For 50 years, the Artists Council was a part of the Palm Springs Art Museum. On Jan. 1, the Artists Council became a fully independent nonprofit organization. Its mission is to promote the art and artists of the Coachella Valley.

Metamorphosis was chosen as the first exhibit’s title by the new board of directors.

“We chose this theme for our inaugural event because it mirrors the process by which our new Artists Council is developing,” said exhibition chair Tony Radcliffe in a written statement. “Our goal is to demonstrate the high quality of artistic achievement by AC members and to bring a new audience to see their work in the beautiful art museum known as the Galen. This is also an opportunity for the public to visit (the Palm Springs Art Museum) in Palm Desert. All of the artwork is for sale, with proceeds split between the artists and the new Artists Council.”

I spoke with Radcliffe by phone about how the transition was going, as well as the Artists Council’s new home at the Galen, the Metamorphosis show, and the future vision for the Artists Council.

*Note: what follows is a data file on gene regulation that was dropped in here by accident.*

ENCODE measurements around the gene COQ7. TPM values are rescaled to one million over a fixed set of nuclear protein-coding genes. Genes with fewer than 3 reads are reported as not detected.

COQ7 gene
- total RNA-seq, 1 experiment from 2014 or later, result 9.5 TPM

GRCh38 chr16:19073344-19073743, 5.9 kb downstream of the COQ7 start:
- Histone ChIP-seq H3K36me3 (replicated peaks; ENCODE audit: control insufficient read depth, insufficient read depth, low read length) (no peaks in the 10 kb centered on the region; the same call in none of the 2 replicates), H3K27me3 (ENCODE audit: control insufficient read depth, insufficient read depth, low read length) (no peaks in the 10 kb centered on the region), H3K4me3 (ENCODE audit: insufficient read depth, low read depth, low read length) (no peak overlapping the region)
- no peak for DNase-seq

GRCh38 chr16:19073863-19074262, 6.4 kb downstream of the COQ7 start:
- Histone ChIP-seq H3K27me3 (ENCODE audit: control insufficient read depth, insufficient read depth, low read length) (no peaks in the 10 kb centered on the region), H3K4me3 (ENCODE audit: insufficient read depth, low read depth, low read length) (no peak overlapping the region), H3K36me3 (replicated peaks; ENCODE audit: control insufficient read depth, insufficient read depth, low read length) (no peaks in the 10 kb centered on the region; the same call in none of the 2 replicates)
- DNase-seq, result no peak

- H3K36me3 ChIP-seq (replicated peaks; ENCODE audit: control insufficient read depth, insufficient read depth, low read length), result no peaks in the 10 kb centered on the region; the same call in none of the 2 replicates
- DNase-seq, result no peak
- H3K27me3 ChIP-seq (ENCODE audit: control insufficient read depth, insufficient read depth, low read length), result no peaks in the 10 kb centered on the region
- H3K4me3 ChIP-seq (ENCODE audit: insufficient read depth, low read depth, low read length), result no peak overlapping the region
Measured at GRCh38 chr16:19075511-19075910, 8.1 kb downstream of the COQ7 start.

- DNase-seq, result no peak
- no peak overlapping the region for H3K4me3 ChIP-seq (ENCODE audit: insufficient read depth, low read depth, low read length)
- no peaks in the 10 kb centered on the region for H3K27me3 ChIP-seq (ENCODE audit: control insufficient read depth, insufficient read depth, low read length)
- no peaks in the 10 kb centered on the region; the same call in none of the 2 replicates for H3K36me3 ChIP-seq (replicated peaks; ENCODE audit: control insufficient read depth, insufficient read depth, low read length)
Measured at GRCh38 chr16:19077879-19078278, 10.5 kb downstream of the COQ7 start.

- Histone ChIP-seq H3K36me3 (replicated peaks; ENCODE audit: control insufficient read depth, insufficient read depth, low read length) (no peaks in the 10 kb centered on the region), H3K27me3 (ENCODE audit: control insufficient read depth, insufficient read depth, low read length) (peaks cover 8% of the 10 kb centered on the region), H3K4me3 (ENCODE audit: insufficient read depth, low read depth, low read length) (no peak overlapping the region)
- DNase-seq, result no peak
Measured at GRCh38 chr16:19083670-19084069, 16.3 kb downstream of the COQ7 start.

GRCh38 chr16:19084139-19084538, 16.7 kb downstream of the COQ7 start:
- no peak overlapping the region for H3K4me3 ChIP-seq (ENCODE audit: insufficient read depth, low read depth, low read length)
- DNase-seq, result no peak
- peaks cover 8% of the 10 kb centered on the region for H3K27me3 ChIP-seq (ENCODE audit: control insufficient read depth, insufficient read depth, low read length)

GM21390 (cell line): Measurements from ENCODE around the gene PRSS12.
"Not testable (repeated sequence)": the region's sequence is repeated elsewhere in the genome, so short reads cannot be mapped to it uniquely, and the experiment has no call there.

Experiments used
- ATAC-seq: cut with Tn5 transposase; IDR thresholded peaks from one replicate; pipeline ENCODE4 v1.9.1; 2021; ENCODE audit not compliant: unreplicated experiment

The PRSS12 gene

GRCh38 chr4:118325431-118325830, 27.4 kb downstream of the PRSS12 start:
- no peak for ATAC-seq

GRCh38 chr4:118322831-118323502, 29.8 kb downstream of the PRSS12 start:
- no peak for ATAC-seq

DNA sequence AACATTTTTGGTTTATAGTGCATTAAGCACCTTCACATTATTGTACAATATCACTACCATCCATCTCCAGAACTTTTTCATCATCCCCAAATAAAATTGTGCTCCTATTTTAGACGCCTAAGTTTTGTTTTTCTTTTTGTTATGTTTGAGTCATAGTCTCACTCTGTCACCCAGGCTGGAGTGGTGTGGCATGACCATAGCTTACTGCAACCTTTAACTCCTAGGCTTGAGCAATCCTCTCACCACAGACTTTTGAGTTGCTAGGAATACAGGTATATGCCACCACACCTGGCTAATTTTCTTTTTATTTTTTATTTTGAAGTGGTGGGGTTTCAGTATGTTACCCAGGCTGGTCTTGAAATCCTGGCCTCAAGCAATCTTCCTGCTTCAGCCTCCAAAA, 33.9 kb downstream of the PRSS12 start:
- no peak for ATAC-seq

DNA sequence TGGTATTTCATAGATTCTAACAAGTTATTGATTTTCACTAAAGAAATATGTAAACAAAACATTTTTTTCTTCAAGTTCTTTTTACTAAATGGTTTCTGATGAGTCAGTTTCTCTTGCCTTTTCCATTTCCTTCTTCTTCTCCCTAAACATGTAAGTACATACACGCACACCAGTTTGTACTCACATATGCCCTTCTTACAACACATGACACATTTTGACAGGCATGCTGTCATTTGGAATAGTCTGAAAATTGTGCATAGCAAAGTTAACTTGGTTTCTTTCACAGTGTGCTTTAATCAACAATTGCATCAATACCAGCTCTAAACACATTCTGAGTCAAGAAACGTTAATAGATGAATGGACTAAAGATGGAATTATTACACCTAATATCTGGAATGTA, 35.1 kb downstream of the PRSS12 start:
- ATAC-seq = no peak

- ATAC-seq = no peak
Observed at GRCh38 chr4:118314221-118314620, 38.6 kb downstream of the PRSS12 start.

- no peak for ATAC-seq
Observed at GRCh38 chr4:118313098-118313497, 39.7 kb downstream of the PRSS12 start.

“Since becoming independent in January, there seems to be more energy, and it’s an exciting time for us,” he said. “The hardest part, the dirty work, was creating a new nonprofit organization. There are all the finances and budgets. When we were part of the museum, all of that was done for us. Sometimes, changes are hard.

“We are very happy to have our exhibition at the Galen. There’s 4,000 square feet of display space. This allows us to do much more interesting things and to show more local art. I think it will help invigorate the space and draw a different audience—people who may not attend museum shows. There’s a lot of talent in the local scene. Lots of artists live in this area.”